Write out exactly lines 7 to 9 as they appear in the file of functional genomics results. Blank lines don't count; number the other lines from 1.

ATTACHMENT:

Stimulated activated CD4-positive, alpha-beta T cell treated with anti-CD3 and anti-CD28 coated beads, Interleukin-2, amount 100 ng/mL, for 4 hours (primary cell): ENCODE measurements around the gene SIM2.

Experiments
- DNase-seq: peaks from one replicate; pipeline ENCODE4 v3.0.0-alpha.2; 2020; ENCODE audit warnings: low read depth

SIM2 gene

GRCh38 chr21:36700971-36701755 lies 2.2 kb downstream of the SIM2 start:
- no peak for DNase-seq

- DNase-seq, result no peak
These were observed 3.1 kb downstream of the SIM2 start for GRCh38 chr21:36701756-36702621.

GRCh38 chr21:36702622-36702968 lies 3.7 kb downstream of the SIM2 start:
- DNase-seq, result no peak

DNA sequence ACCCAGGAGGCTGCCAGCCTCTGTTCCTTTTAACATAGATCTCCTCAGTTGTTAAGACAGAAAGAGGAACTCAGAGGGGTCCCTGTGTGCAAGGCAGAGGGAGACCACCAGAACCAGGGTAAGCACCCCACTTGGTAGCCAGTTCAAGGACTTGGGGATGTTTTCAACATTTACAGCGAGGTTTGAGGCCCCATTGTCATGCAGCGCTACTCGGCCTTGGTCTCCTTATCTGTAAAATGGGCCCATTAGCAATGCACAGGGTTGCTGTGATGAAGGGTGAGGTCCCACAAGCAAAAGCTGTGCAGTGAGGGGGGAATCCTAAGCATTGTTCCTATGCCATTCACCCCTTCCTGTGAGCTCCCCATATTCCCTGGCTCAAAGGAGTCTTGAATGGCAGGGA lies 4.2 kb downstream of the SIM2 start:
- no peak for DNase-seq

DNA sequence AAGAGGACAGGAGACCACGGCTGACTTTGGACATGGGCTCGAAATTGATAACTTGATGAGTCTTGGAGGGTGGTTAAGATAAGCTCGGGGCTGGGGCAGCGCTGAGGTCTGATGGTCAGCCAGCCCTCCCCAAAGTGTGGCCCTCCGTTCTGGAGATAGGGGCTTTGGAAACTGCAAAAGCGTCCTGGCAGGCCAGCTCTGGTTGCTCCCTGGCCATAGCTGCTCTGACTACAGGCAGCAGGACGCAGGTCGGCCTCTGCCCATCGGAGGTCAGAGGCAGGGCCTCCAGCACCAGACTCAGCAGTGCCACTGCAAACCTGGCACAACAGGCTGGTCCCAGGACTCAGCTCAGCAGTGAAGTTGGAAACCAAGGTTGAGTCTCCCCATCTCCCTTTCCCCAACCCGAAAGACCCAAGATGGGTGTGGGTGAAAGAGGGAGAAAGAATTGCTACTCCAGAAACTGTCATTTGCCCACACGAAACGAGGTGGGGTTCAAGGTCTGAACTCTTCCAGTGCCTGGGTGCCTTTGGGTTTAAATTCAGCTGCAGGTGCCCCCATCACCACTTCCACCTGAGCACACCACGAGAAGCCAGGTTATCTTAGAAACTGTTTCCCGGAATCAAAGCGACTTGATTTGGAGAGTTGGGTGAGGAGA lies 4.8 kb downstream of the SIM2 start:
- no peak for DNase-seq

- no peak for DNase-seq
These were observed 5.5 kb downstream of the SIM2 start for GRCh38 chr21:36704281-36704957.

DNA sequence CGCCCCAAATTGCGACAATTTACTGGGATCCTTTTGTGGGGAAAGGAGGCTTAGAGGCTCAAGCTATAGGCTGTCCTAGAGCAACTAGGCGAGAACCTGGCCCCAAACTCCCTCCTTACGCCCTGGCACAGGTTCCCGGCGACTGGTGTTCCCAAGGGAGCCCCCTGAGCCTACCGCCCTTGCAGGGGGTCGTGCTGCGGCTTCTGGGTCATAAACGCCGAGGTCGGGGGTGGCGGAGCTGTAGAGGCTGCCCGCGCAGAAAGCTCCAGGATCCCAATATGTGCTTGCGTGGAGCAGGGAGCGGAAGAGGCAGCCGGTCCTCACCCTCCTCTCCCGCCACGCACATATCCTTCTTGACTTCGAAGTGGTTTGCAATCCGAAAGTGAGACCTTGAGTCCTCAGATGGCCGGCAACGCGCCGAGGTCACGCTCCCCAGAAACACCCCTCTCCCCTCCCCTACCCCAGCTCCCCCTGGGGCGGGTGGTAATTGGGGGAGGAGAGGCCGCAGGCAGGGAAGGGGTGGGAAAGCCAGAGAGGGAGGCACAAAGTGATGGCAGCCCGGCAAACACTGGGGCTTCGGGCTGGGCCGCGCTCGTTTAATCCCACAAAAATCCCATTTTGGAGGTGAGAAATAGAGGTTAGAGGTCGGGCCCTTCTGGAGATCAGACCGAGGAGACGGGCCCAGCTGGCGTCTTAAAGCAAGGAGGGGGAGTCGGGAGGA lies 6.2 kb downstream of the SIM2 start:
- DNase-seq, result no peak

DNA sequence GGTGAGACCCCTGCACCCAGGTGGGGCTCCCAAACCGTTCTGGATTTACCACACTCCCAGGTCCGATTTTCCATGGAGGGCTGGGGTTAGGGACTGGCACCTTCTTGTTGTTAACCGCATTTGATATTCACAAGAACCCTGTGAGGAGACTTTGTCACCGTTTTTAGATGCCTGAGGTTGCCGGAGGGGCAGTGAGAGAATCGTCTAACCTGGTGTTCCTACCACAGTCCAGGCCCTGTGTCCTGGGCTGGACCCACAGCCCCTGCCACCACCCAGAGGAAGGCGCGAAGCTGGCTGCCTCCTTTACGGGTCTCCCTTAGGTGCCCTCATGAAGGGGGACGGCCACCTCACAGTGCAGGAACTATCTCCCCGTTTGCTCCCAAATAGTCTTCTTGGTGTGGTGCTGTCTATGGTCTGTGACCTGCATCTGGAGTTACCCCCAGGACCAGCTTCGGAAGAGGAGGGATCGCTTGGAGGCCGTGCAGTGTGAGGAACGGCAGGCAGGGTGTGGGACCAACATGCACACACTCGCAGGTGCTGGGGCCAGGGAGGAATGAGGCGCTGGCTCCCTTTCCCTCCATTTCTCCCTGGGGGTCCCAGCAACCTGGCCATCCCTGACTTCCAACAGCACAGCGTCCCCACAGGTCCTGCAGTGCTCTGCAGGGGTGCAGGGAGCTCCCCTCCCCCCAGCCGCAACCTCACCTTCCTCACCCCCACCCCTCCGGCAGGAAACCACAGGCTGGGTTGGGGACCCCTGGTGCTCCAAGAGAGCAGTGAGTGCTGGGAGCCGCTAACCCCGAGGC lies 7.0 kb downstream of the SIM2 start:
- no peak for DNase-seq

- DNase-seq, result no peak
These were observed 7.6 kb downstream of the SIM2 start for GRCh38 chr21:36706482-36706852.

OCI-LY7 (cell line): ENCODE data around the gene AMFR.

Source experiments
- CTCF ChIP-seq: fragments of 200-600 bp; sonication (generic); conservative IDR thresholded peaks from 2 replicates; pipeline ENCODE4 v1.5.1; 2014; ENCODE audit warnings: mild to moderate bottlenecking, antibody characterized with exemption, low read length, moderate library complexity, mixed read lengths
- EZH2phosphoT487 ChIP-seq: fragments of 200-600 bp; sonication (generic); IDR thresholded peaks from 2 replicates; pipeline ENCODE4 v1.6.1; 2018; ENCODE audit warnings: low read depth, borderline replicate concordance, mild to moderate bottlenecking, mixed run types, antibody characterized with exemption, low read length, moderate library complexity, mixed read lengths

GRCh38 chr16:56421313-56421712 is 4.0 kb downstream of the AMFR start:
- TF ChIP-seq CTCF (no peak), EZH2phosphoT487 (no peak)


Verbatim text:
- DNase-seq, result no peak
These were observed 3.1 kb downstream of the SIM2 start for GRCh38 chr21:36701756-36702621.

GRCh38 chr21:36702622-36702968 lies 3.7 kb downstream of the SIM2 start: